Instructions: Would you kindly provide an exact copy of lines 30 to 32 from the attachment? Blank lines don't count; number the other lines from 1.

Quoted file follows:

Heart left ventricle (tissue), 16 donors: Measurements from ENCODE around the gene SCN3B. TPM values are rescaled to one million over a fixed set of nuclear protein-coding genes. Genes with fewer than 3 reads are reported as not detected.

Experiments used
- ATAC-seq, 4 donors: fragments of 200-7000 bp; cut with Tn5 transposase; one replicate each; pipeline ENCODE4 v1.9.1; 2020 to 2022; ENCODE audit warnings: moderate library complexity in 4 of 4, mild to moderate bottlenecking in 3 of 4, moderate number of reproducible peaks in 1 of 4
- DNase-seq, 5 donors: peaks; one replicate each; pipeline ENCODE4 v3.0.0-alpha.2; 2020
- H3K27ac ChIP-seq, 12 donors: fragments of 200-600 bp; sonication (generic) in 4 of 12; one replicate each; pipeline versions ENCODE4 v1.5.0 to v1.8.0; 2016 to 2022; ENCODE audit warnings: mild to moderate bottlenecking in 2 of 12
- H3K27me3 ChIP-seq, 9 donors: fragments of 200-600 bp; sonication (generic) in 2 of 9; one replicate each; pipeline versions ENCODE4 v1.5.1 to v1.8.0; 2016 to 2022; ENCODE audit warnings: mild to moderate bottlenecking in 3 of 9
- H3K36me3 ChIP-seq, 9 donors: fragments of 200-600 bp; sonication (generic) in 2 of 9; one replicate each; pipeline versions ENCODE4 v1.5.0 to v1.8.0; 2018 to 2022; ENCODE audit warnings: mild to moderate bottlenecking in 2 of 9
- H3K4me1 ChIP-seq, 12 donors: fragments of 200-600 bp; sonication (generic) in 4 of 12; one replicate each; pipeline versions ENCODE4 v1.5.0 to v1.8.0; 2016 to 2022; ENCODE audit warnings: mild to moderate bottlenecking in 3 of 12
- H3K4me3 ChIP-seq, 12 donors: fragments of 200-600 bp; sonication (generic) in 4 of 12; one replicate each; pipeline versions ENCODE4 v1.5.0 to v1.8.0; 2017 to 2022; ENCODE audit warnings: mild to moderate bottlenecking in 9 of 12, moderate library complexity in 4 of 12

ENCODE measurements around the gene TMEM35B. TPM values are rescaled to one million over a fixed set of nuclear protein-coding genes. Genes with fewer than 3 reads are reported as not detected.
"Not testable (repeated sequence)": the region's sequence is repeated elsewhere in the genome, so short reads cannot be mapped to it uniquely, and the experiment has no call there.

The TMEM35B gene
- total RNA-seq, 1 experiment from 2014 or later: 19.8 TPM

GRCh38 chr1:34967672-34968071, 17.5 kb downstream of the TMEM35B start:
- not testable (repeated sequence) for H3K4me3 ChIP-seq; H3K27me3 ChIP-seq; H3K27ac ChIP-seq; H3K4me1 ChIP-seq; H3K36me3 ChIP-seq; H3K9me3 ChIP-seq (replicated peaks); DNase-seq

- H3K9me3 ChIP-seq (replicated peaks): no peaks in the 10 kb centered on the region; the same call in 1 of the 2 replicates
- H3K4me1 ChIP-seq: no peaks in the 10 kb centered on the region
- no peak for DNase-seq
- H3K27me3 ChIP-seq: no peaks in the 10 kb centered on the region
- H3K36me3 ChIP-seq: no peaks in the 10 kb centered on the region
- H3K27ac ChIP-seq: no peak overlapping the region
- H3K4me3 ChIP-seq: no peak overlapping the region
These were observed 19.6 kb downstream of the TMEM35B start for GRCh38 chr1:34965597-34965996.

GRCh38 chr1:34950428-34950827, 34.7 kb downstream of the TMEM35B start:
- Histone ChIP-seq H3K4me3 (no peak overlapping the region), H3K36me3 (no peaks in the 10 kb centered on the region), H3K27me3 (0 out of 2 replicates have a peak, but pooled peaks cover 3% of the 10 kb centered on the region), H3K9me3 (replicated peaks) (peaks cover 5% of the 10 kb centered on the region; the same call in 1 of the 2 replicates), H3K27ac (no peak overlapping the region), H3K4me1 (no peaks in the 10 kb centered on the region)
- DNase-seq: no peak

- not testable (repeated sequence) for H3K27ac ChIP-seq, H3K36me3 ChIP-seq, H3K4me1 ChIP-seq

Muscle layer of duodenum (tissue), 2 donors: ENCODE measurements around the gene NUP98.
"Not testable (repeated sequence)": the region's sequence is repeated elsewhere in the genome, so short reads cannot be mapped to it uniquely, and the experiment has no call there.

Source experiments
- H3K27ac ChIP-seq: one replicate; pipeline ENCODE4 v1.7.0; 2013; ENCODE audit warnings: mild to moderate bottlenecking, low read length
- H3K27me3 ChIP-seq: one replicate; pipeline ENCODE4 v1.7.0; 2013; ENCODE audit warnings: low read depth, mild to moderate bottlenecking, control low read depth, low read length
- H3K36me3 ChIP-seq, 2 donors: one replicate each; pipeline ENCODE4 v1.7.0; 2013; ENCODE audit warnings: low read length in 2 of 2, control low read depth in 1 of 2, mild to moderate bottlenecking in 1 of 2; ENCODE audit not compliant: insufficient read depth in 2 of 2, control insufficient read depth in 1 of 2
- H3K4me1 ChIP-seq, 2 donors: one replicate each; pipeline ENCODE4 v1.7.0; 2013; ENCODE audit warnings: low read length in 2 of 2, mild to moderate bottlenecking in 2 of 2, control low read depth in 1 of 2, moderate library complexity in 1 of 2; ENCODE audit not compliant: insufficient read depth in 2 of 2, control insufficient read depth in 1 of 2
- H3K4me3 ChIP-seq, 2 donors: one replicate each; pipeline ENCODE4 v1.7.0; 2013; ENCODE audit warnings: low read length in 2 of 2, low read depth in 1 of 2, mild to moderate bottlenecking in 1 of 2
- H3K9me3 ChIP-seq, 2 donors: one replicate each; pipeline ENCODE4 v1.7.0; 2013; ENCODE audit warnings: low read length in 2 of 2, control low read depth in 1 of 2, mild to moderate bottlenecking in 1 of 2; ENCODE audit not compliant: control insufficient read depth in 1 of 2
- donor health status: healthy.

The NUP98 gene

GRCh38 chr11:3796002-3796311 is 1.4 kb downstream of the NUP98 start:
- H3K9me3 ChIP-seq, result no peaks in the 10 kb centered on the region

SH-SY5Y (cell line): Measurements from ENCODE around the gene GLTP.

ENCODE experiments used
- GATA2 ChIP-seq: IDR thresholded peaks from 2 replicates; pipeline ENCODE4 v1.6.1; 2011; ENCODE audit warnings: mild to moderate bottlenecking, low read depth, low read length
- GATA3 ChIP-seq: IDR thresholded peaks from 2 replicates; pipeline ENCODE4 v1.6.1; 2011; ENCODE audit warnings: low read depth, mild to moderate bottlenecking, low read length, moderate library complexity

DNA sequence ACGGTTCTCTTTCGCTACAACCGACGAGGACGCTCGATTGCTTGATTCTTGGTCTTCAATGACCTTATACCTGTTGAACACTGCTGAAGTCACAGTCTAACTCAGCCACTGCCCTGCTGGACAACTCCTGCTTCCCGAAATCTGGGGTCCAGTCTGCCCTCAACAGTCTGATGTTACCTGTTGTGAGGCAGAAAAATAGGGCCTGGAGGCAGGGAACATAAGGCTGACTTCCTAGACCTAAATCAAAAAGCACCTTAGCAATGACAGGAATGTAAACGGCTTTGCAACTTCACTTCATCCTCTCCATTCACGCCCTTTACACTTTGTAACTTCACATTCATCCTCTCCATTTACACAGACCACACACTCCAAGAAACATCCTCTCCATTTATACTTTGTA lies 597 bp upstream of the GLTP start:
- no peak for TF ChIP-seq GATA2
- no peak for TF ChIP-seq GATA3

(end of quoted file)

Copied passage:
Source experiments
- H3K27ac ChIP-seq: one replicate; pipeline ENCODE4 v1.7.0; 2013; ENCODE audit warnings: mild to moderate bottlenecking, low read length
- H3K27me3 ChIP-seq: one replicate; pipeline ENCODE4 v1.7.0; 2013; ENCODE audit warnings: low read depth, mild to moderate bottlenecking, control low read depth, low read length